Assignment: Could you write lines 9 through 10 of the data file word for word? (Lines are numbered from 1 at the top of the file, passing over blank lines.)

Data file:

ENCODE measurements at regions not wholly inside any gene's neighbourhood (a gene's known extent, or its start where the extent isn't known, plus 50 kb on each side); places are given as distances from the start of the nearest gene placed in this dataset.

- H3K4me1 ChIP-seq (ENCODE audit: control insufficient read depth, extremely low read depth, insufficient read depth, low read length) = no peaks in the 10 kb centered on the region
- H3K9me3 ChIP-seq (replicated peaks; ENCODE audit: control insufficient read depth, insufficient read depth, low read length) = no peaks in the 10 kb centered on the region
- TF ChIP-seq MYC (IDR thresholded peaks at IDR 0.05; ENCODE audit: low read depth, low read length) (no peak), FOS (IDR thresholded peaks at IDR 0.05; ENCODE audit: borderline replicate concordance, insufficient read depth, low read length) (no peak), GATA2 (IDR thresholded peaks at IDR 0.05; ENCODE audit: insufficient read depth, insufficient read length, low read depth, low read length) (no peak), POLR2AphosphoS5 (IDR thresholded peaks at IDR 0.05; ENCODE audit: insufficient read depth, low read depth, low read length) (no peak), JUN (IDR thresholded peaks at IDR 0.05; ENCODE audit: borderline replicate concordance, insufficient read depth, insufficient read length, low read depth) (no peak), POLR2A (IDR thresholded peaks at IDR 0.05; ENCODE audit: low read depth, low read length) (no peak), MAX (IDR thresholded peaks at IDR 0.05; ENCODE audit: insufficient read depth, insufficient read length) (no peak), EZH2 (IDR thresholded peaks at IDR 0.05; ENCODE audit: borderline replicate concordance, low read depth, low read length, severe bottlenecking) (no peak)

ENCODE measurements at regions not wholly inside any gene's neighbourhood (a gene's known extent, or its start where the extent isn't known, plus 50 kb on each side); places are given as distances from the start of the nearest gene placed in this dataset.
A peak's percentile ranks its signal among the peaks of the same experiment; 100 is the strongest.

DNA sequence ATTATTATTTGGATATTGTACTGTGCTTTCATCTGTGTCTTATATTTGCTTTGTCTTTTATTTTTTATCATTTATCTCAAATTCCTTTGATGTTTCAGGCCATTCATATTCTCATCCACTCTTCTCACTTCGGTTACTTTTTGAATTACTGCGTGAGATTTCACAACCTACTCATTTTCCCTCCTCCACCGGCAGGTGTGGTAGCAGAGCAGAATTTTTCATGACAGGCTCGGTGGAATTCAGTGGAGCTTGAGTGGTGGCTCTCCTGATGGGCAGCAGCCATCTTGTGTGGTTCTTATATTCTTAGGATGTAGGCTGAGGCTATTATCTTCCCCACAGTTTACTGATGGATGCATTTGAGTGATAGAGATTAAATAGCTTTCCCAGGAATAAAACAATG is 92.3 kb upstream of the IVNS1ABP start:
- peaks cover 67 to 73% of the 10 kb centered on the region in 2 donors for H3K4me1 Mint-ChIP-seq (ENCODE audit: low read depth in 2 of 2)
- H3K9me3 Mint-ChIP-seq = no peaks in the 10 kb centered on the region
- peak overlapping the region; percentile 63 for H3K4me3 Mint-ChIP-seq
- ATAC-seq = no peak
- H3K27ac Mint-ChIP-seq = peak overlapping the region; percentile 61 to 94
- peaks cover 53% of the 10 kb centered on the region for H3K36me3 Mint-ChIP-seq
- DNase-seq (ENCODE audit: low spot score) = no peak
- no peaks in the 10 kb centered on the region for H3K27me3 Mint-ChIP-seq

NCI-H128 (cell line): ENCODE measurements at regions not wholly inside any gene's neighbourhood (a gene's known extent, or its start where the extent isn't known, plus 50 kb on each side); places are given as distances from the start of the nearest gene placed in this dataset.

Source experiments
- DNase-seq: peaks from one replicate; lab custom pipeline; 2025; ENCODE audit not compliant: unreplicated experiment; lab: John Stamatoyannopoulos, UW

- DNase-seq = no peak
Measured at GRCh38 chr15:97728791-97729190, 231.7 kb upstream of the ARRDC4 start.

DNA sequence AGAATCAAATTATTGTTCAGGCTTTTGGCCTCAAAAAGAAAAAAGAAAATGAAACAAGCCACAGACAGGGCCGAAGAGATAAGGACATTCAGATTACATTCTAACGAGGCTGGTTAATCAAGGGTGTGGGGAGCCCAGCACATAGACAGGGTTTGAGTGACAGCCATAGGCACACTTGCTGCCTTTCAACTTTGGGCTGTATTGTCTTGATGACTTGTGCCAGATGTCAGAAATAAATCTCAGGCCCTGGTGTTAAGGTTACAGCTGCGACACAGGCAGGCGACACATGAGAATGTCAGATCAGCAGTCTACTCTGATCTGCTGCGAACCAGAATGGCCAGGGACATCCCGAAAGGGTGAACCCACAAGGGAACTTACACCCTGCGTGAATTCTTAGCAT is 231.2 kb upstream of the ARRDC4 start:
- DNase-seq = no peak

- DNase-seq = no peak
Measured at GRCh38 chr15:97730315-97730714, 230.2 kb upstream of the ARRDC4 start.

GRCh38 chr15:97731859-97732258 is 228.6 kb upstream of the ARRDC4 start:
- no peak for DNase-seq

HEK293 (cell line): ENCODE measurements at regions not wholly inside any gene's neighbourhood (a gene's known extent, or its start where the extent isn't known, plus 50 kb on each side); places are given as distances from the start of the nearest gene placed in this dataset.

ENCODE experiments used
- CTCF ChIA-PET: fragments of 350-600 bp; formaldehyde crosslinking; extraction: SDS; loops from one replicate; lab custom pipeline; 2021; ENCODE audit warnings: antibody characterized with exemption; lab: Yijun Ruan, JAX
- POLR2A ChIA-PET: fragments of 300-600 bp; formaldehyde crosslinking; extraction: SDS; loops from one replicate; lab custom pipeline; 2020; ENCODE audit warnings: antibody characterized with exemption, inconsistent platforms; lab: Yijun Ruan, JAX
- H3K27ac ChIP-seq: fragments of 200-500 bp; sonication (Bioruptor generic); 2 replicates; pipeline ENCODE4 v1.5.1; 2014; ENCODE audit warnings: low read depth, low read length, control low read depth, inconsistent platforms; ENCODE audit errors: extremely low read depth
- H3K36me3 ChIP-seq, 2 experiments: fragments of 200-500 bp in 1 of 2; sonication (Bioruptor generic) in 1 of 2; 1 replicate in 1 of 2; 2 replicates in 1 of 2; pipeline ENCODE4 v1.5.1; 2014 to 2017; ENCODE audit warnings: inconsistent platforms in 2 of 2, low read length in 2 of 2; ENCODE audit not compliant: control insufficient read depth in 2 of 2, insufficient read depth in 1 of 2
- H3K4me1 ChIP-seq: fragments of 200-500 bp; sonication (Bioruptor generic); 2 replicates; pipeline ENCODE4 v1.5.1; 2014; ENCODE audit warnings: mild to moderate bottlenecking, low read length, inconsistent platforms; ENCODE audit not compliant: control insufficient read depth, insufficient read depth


- H3K9me3 Mint-ChIP-seq = no peaks in the 10 kb centered on the region
- peak overlapping the region; percentile 63 for H3K4me3 Mint-ChIP-seq